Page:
Wednesday, May 9, 2012
This school also served the community as church on Sundays, and as social hall on Saturday night. "Pie suppers" apparently were popular sources of social entertainment, where young girls would bake a pie to be auctioned to the young men. It was said to be great fun to bid against the young man who sought to buy the pie baked by the girl he was sweet on. The late Kentucky writer Jesse Stuart, in Taps for Private Tussey, wrote of a family of never-do-wells who would break into the local one-room school and live there between terms. During school terms they would be evicted and return to life in a rockhouse (shallow cave).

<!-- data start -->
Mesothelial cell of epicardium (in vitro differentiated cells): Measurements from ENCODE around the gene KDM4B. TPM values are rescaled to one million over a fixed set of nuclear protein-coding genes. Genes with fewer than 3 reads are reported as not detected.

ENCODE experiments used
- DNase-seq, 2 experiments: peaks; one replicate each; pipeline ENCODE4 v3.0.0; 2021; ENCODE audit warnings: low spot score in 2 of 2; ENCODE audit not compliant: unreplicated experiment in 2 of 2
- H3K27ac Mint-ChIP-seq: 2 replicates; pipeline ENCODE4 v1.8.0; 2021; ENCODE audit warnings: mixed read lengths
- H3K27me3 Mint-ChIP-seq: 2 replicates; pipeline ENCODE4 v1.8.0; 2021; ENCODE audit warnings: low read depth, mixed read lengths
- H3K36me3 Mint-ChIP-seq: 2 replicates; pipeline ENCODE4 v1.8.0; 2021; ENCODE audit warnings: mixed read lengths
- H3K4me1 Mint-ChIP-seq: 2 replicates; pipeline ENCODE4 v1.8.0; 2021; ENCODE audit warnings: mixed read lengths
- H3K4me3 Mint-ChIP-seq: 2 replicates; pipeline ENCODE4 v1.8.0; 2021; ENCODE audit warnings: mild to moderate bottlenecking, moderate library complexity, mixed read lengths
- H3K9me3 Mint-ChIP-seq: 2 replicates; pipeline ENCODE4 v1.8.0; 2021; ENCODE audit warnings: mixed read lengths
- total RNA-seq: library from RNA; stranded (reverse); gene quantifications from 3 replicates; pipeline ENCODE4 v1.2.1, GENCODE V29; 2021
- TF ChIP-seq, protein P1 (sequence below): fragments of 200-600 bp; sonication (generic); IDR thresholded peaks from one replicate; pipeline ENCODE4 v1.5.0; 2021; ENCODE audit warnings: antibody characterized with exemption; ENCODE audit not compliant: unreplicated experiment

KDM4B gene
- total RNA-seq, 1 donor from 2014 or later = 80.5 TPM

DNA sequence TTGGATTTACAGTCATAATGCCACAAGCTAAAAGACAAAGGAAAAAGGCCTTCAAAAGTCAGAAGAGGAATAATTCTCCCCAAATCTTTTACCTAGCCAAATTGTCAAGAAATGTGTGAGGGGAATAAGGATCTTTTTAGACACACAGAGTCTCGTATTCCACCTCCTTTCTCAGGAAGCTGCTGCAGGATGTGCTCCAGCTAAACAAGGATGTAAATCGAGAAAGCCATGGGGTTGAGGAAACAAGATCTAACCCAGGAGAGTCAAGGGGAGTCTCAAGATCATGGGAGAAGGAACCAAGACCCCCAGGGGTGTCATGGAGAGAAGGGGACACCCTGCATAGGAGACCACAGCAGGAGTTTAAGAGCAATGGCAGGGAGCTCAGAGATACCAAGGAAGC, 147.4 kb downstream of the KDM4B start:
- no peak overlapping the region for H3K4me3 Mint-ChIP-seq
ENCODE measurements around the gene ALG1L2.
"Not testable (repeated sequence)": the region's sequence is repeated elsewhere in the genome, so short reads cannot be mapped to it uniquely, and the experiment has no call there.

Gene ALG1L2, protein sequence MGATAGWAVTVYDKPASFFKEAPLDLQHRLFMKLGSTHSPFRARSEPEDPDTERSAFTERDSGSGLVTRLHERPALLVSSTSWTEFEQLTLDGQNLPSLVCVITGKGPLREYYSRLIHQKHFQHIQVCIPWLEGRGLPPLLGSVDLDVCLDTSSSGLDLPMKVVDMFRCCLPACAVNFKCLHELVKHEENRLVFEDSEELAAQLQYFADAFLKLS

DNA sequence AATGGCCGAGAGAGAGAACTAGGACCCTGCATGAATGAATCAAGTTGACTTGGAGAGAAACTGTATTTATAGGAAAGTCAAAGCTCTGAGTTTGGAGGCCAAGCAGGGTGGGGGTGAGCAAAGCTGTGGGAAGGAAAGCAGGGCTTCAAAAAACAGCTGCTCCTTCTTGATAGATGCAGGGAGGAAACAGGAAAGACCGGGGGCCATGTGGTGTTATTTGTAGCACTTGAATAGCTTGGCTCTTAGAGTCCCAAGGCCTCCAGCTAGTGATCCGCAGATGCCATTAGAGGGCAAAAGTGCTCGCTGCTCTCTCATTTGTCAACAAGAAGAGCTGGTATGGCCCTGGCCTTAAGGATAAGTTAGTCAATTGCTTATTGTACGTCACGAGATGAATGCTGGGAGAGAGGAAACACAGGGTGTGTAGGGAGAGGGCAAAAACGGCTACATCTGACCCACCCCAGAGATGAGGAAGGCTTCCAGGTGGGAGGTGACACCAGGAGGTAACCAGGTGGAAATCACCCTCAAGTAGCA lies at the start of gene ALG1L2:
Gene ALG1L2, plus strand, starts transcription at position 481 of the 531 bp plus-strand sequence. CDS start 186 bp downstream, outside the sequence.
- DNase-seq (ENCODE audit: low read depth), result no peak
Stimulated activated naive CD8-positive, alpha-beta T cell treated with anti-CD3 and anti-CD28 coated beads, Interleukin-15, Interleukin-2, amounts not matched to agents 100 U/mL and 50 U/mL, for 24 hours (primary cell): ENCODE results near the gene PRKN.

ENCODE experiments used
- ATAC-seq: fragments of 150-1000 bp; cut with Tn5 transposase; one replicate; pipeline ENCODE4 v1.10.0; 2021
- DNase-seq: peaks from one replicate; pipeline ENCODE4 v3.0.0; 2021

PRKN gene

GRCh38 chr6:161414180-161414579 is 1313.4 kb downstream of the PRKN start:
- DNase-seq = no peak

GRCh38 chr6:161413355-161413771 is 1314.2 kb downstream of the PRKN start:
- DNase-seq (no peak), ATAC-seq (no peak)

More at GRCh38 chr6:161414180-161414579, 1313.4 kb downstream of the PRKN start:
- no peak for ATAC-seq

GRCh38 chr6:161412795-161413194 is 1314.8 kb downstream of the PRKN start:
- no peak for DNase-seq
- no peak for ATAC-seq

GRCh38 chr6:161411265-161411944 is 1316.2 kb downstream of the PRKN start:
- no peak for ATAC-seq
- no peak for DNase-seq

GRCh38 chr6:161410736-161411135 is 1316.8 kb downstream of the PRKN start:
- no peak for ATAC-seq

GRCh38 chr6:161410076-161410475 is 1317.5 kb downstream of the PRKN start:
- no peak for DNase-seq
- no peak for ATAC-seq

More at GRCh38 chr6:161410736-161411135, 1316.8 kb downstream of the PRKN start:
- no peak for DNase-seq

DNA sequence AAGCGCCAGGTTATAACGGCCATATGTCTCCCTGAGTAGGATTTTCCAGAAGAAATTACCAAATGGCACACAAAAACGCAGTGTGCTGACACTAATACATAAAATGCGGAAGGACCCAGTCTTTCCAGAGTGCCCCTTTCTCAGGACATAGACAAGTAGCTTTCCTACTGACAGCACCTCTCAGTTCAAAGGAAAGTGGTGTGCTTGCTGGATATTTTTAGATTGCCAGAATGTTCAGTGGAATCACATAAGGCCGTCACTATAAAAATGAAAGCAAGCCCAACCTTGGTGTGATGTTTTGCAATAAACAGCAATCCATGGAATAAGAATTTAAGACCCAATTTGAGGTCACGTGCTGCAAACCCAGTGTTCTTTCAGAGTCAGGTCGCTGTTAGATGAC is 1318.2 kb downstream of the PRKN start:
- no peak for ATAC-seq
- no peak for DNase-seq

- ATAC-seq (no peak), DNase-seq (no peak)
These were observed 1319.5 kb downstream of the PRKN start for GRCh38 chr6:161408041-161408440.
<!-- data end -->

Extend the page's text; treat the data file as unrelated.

The school in the black and white photograph no longer exists. It, along with my grandparents' farm, now lie beneath the waters of Cave Run Lake. The community of Cogswell, Kentucky, no longer appears on maps, and the Scot's Creek boat dock now occupies the space that once was the cemetery on the hill behind this church. All of the graves, including my grandfather's, have been moved to other cemeteries in the area.
Posted by Wayfarin' Stranger at 12:30 AM